Critics slam policy allowing early emergency access to super


“There has to be a more direct payment going to the people being affected – some kind of wage subsidy arrangement. These people shouldn’t have to rely on the goodwill of employers to keep them going or on their retirement savings,” he said. The government has also increased JobSeeker payments to those who find themselves out of work.

Former Superannuation Minister Nick Sherry ruled out early access to super during the global financial crisis on the basis it would impact liquidity of the funds.

While Mr Sherry acknowledged funds had made efforts to increase cash buffers since the GFC, the super sector was facing a triple threat – high unemployment cutting inflows, extreme market volatility causing members to rip money from equities and, now, early access to super threatening capital.

“It only needs one fund to freeze and that would damage not just that fund but the broader system,” Mr Sherry said, adding the industry will be a vital player when it comes to kick-starting the economy on the other side of the coronavirus slump.

Cbus chairman and former Victoria Premier Steve Bracks called on the RBA to provide super funds with “short-term liquidity support which could, of course, be paid back by the funds in the coming years, quite easily”.

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The government has forecast 1 per cent of assets held by super funds will be affected by the changes but Mr Bracks said this number was “rushed” and “inaccurate”, claiming it would likely be at least twice that number and would cost his fund $8 billion.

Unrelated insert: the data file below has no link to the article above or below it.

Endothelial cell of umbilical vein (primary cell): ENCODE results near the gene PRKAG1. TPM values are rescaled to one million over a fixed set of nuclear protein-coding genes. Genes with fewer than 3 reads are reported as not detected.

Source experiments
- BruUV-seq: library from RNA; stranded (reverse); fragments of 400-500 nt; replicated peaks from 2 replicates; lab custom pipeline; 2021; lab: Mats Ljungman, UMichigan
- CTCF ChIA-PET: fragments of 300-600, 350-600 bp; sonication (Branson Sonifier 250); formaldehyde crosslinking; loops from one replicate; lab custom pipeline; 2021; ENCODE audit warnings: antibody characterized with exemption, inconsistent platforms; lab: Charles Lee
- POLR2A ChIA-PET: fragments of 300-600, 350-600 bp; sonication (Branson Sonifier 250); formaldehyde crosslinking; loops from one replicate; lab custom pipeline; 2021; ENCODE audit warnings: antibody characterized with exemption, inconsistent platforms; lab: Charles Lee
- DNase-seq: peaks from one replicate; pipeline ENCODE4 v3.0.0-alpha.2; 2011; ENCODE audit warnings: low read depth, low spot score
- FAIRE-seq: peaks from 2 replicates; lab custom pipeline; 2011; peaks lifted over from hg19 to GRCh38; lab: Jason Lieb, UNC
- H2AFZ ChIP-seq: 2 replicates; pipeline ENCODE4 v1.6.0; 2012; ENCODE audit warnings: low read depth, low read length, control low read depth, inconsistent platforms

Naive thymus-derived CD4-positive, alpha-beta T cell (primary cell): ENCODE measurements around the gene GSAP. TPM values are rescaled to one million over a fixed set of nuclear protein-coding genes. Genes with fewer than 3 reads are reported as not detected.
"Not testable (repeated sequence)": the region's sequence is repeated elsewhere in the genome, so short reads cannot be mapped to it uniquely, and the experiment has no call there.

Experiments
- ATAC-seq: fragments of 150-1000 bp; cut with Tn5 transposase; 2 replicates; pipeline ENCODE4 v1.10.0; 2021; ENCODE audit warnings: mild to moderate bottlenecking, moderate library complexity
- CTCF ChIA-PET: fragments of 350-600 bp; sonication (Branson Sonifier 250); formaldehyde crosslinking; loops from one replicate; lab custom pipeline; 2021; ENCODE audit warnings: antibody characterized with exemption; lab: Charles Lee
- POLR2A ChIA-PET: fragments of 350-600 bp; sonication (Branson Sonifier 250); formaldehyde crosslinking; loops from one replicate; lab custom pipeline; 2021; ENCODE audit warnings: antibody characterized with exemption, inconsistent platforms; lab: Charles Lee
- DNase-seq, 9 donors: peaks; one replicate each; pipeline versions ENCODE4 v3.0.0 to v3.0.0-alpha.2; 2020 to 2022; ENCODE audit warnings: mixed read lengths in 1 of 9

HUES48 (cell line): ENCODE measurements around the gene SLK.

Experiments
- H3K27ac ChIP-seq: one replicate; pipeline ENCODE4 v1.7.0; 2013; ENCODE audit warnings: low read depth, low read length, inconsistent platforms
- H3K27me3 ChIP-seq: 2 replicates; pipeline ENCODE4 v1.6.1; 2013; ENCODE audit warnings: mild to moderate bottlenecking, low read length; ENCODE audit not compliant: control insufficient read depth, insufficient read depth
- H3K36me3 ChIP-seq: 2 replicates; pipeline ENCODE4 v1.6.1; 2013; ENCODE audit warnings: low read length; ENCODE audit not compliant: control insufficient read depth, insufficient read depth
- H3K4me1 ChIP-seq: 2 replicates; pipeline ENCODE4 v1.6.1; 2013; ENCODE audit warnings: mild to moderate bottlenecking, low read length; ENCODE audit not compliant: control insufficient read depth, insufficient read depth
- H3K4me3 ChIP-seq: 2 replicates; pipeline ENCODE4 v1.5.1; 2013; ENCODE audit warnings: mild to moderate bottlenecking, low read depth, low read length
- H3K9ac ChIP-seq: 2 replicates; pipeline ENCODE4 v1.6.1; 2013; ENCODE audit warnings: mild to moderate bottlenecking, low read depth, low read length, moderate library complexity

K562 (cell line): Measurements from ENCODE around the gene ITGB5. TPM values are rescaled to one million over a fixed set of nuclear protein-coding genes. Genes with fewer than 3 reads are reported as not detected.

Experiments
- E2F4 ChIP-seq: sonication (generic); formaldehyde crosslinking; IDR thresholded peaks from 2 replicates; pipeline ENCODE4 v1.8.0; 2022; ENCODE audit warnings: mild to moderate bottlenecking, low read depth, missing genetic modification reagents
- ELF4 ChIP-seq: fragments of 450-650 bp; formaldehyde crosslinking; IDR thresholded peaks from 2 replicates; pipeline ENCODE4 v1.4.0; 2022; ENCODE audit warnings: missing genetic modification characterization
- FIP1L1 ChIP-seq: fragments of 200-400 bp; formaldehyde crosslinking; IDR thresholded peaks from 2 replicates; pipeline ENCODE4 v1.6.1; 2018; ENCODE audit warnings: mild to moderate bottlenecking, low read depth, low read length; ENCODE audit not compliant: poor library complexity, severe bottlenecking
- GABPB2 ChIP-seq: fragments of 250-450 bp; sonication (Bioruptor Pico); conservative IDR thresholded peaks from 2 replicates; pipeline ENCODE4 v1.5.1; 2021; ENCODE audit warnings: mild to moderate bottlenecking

“It’s achievable but we don’t want to be in a position where we’re selling stocks at the bottom of the market,” he said.

Mr Bracks supported the policy generally as many people were struggling, adding there would be a higher than expected uptake of the scheme.

Senator Andrew Bragg said it was a “sensible, prudent approach” and the argument it would hurt lower-income people the most “doesn’t stack up” as those on an average super balance were eligible for the full age pension.

“This is the workers’ money, this is the rainy day,” he said.

“It’s a sound policy, I don’t think anyone can argue it’s ideological.”

Professor of Finance at the University of Melbourne, Kevin Davis, has presented one solution to Treasury that has gained traction within the sector. Rather than drawing down on super when the market is at a low and locking in losses, allow people to borrow against their super assets at a zero interest rate with repayments to the super fund starting once the market bounces back. The super funds borrow from the RBA for the initial capital, using super fund assets as collateral.

“Given the current ultra-low level of interest rates, and with strong collateral making the repo loans virtually risk free, that is not unreasonable in the current troubled times,” the proposal sent to Treasury claims.

Mr Davis also doubted the early access to super scheme was ideological.

“You could interpret this as being one sort of attempt to plank by plank dismantle the size and significance of the industry funds,” he said. “But I think that’s a long bow.”

Super funds worked to a mantra of “the bigger the better”, Mr Davis said, and executives had financial incentives tied to ensuring funds under management was not reduced. “Hence they’ve all been in favour of raising the contribution rate from 9 to 12 per cent,” he said of the Retirement Income Review.

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